Scoliosis Treatment in Omaha
Scoliosis occurs when there is an irregular curvature in the spine. This condition is well-known, appearing in several discussions regarding pain and health. According to Cleveland University-Kansas City (2019), around 3% of people nationwide have some form of scoliosis; of those cases, 90% of them do NOT require surgery. Pain from scoliosis, however, can become severe, and it can greatly affect the body.
Our team at Diamond Chiropractic is exceptional when it comes to scoliosis. Regardless of whether you have had this condition for a while and it’s getting worse (known as chronic pain), or it just appeared today (known as acute pain), our chiropractor in Omaha has the answer and treatment for you.
What is Scoliosis
As mentioned before, scoliosis is an abnormal, sideways curvature in the spine; in some cases, there is more than one. This will result in the spine becoming S-shaped or C-shaped, easily seen from the front or back view of a person’s body. Along with visibly uneven shoulders, waist and/or hips, patients suffering from scoliosis may have noticeable rib humps or protrusion.
Most cases concerning scoliosis appear during the growth spurt just before puberty. While the body continues to mature, there is the potential for any deformities, curvatures, etc. This condition affects both children and adults, though it is more prevalent for young girls between 10 to 15 years of age. Some adults have had scoliosis since their adolescent years; others can develop scoliosis as they grow older.
Along with uneven shoulders and hips, patients with scoliosis may feel their body shape is abnormal, or disproportionate. Not only will there be a reduction in a person’s height, but they can also have trouble maintaining balance. If the condition progresses, without proper medical attention, patients can experience many other health problems, such as spinal osteoarthritis, degenerative disc disease, and even nerve malfunction to vital muscles and organs. Even in young children.
Types/Causes of Scoliosis
Despite having multiple types of scoliosis, there is no universal cause behind this condition. Dr. Clayton Stitzel, a leading scoliosis specialist in Pennsylvania, and one of the most well-known experts on the condition, clarifies that along with determining the underlying cause in certain types, factors such as speed and mechanism of progression, and the age of onset play a role (2017).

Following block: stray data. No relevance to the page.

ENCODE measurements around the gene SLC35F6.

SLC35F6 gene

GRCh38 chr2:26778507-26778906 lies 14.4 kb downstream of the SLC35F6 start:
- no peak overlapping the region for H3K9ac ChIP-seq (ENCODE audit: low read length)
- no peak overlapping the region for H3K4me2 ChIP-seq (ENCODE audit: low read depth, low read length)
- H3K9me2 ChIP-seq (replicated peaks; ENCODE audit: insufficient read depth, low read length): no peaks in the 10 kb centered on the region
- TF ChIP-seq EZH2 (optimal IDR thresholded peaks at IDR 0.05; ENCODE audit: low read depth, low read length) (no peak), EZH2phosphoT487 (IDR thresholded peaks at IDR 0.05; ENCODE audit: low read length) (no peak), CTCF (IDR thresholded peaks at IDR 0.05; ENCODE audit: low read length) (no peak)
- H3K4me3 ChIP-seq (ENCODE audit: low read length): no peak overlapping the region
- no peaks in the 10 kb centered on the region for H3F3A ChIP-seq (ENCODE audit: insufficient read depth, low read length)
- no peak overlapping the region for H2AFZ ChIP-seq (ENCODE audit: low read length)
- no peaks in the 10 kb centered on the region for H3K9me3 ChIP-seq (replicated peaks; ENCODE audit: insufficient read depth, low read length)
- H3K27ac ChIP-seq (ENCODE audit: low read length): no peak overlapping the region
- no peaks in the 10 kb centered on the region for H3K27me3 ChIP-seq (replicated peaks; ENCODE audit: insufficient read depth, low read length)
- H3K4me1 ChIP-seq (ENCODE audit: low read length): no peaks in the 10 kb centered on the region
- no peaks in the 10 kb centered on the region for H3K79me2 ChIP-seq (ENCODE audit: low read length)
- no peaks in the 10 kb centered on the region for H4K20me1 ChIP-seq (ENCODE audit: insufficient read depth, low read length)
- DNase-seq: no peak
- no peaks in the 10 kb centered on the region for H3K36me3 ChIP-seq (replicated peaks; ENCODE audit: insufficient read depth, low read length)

Stitzel mentions the American Association of Neurological Surgeons (AANS) and the following categories they have for classifying each type:
- Idiopathic. This category consists of scoliosis cases that have an unknown cause, or that there may be multiple factors contributing to its development. Adolescent idiopathic scoliosis is the most common type, affecting approximately 4 out of 100 children (ages 10-18), and has many probable causes.
- Congenital. Scoliosis cases that fall into this category are caused by a spinal defect, which may be present at birth, and is easy to detect early in life. Congenital scoliosis is less common than idiopathic, affecting every 1 in 10,000 newborns.
- Neuromuscular. While neuromuscular scoliosis can be a type of idiopathic scoliosis, this develops after certain of the muscular system, the spinal cord and the brain; examples include muscular dystrophy or cerebral palsy. Scheuermann’s kyphosis (a forward rounding of the cervical and thoracic spine) and syndromic scoliosis (a condition developing second to a syndrome or dystrophy) fall into this category.
Several other causes to keep in mind are any injuries or infections that affect the spine. Overall, scoliosis can come in various forms, and it can be dependent on a variety of conditions. In addition, this can make it rather difficult to determine the exact cause, along with the best methods to proceed.
Who is affected?
Now, you are probably wondering who would be affected the most by scoliosis. The answer, again, varies.
Age can be a factor, especially for children with scoliosis. Family history is another one as scoliosis can be passed down from parent to child. Today, though, there are more adults starting to develop this condition.